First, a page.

I used to go to NYTimes.com or CNN.com every morning to get my news. After all, these are the sources of trustworthy reporting. Similarly, I used to sign up for companies' newsletters so I could stay up to date on their service offerings.
Nowadays, however, I typically find out important news first on Facebook or Twitter. Minutes after the untimely death of Patrick Swayze, Twitter was alive with tweets about him. "Dirty Dancing" started trending high, and all of a sudden the RIP Patrick Swayze Group was showing up on my Facebook home page. The same thing happened when Ted Kennedy passed away.
I wasn't near a TV this week to watch the Video Music Awards, but I immediately knew what happened with Kanye West, thanks to everyone on Twitter voicing their opinions. The story goes that Kanye never even apologized to Taylor Swift until a press reporter mentioned that President Obama called him a jackass off the record at a press briefing.
Additionally, Demi Moore, Seth Meyers, and others posted their homages to Swayze via Twitter. Not too long ago, they would have done through a formal press release from the PR companies that handle these stars.
Moreover, when I went to CNN.com to research this column, the site had a video segment specifically about Twitter and how it was used when Swayze passed away. How ironic that I was writing about how sites like CNN.com are playing second fiddle to Twitter, only to find it actually reporting on the use of Twitter as a news generator!
Is your company stuck in the rut of only having a newsletter? Have you begun to at least advertise your newsletter's existence (and top stories) via Twitter? ClickZ tweets about all the new articles that it publishes every day.
Some of our clients are launching new products via Twitter and executing teaser campaigns using it and TwitPic for teaser photos. They're running contests for giveaways based on how many followers they get.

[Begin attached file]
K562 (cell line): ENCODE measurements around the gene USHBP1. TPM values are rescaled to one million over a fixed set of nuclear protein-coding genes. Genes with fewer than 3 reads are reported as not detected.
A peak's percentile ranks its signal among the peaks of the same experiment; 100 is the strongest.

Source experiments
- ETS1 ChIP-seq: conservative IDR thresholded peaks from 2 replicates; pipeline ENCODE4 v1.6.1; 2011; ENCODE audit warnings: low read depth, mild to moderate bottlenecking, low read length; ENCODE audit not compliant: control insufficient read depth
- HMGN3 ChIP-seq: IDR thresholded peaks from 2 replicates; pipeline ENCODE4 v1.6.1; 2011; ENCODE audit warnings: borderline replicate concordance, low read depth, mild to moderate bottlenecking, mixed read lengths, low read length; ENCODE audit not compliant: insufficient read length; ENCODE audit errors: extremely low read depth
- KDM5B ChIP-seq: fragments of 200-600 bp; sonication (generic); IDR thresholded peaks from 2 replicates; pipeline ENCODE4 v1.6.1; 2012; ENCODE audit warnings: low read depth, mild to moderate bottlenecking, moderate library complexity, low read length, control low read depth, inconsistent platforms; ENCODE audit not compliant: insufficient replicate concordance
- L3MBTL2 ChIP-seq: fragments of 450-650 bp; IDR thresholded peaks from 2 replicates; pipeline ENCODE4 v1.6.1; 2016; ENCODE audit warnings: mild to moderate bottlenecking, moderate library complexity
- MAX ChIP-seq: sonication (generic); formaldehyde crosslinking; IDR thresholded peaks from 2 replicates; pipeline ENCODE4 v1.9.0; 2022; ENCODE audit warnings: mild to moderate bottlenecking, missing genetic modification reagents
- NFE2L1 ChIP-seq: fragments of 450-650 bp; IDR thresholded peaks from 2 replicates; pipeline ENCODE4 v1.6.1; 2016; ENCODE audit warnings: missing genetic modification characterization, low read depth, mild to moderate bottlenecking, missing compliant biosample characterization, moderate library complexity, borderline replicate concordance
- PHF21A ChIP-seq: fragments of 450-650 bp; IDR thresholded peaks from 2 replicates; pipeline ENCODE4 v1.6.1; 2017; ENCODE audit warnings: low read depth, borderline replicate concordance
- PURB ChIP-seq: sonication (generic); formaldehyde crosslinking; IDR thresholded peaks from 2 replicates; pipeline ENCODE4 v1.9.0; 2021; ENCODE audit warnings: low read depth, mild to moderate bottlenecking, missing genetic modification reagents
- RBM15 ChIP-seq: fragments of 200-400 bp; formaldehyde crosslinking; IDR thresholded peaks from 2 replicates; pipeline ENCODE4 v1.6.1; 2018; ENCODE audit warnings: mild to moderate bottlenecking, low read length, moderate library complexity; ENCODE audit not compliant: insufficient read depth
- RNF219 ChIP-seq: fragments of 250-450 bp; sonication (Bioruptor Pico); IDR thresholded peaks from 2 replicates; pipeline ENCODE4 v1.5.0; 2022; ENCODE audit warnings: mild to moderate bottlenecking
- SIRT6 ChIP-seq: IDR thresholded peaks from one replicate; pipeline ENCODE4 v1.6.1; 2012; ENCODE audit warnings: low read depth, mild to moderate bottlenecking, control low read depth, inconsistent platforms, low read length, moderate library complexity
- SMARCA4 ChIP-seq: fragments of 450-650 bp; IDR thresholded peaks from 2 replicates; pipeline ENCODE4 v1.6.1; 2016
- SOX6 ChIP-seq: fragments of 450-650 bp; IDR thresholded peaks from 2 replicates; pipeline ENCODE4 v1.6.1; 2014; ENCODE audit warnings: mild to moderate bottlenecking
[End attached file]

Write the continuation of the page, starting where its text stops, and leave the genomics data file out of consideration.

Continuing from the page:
Interactive ideas like this make Twitter and other social networking platforms more interesting and exciting than plain old newsletters. While "send to friend" has been a long-time feature of newsletters, retweeting is easier and (I'd bet) more common.
If you're still old school when it comes to getting your messages out there, start thinking of newer ways to interact with your user base. And don't forget the top guidelines for using social networks, either.
Until next time...
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Jack Aaronson, CEO of The Aaronson Group and corporate lecturer, is a sought-after expert on enhanced user experiences, customer conversion, retention, and loyalty. If only a small percentage of people who arrive at your home page transact with your company (and even fewer return to transact again), Jack and his company can help. He also publishes a newsletter about multichannel marketing, personalization, user experience, and other related issues. He has keynoted most major marketing conferences around the world and regularly speaks at Shop.org and other major industry shows. You can learn more about Jack through his LinkedIn profile.
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